The chipset’s IGP will be getting assistance from other Radeons in various ways, too. AMD’s Hybrid CrossFireX tech will allow a Radeon HD 3450 discrete GPU to team up with the IGP in order to boost 3D graphics performance, much like CrossFireX does on the desktop. AMD claims this combination can achieve up to 70% higher performance than a single GPU alone. This hybrid scheme only scales well when the two GPUs are relatively closely matched, so AMD’s faster mobile Radeons need not apply.
However, another hybrid graphics capability, marketed under the name PowerXpress, will allow a Puma-based system to switch between an IGP and a discrete GPU in order to optimize performance or battery life. For instance, the firm claims a laptop with a discrete Radeon HD 3650 can deliver over 2.4 times the throughput of the IGP, while popping into IGP mode and disabling the discrete GPU can prolong battery life by over 90 minutes. Users can switch between the two modes with a keystroke—no need for a reboot—or a system can be configured to switch automatically from discrete to integrated graphics when it’s unplugged from a power outlet (and vice-versa). At present, PowerXpress won’t change modes dynamically when it detects the launch of a 3D application like Nvidia’s Hybrid SLI, but mobile users will probably want more control over these things, anyhow.
The Puma family of components. Source: AMD.
The dynamic range possible with PowerXpress is expanded substantially by another of today’s introductions, the mobile version of the Radeon HD 3800 series GPUs. AMD has already introduced mobile variants of the Radeon HD 3400 and 3600 series, so this addition rounds out its lineup. Obviously, this chip will be intended primarily for larger, desktop-replacement-class systems, but it’s about as large and power-hungry as one would really want for a mobile GPU, in my book. And it performs pretty well, too, of course.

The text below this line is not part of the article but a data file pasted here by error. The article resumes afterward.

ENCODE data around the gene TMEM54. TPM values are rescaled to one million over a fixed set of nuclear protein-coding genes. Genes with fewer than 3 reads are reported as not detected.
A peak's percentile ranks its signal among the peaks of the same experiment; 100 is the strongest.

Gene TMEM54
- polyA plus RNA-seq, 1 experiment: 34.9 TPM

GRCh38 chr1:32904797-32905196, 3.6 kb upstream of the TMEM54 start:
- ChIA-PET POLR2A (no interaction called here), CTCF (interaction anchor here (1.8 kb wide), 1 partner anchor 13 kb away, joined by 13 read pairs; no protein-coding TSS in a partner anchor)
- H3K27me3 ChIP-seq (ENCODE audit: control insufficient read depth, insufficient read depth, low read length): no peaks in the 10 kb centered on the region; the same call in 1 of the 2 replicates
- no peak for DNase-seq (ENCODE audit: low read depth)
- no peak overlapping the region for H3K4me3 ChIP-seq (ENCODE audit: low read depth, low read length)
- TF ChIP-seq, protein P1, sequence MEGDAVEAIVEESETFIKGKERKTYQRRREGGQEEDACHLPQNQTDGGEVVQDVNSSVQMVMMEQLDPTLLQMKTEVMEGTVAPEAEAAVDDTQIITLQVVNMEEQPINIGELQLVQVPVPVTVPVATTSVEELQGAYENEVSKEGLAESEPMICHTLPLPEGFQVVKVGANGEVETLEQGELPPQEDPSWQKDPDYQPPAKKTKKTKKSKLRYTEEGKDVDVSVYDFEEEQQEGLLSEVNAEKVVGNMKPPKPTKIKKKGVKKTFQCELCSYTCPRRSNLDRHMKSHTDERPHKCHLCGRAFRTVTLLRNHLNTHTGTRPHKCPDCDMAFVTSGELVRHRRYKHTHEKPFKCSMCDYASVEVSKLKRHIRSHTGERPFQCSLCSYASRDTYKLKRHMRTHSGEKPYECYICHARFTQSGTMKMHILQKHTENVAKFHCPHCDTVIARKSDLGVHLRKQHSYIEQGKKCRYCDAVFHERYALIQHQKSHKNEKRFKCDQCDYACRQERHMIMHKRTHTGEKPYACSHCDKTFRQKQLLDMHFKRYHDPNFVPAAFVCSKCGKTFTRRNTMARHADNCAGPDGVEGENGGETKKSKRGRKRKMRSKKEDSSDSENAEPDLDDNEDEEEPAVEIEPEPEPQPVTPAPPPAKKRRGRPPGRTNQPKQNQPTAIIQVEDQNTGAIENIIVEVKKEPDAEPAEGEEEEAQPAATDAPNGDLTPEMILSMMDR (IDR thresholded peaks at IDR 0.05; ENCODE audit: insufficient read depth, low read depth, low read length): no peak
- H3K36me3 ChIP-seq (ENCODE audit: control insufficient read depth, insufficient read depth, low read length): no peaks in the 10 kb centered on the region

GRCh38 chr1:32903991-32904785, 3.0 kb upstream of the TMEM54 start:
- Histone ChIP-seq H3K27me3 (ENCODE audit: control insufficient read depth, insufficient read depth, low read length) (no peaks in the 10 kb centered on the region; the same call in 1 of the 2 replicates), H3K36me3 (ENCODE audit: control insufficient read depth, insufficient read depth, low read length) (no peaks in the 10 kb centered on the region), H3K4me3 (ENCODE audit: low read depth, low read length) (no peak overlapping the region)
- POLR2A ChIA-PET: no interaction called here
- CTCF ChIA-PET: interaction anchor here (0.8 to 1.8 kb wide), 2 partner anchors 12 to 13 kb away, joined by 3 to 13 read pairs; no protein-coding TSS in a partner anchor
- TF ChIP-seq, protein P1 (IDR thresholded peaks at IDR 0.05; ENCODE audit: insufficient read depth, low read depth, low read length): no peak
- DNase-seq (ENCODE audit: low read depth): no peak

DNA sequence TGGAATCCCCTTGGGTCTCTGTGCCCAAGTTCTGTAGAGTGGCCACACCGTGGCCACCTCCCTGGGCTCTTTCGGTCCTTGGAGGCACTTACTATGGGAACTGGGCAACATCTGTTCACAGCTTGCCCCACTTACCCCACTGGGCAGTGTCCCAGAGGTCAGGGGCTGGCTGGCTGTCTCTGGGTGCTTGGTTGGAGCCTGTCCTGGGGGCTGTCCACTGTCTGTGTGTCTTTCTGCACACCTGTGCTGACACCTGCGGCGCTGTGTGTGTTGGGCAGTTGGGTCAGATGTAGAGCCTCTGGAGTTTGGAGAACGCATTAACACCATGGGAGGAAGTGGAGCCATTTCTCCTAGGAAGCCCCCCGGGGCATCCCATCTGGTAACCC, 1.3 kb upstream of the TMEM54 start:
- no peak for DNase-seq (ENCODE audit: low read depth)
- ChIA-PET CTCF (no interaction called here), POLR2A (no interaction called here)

As ever, AMD hasn’t attempted to create its own wireless networking solutions for Puma, instead preferring to rely on partners like Atheros, Broadcom, Marvell, and Ralink for 802.11a/b/g/n and 3G connectivity. Also as ever, AMD claims its partners’ solutions perform better than Intel’s, anyhow.
Today’s announcement is just the Puma platform’s formal introduction. Most products based on the platform are likely to be announced in the next six to eight weeks, and AMD expects products to be shipping in time for the back-to-school buying season.
All told, Puma looks like a pretty smart combination of elements, and the two types of hybrid graphics capabilities make the platform proposition actually compelling, unlike most such component bundling attempts. Even the (almost assuredly) lower performance of the Griffin processor compared to Intel’s 45nm Core 2 Duo CPUs may not be a major drawback, if AMD can convince consumers that PC balance—which includes GPU performance—is a desirable goal in a laptop. (See our interview with Pat Moorhead for more on this subject.) Personally, I could probably be persuaded to choose a Puma system with a hybrid PowerXpress config over a Centrino 2 system with an Intel IGP. For a great many “mainstream” laptops, AMD may have the best overall solution.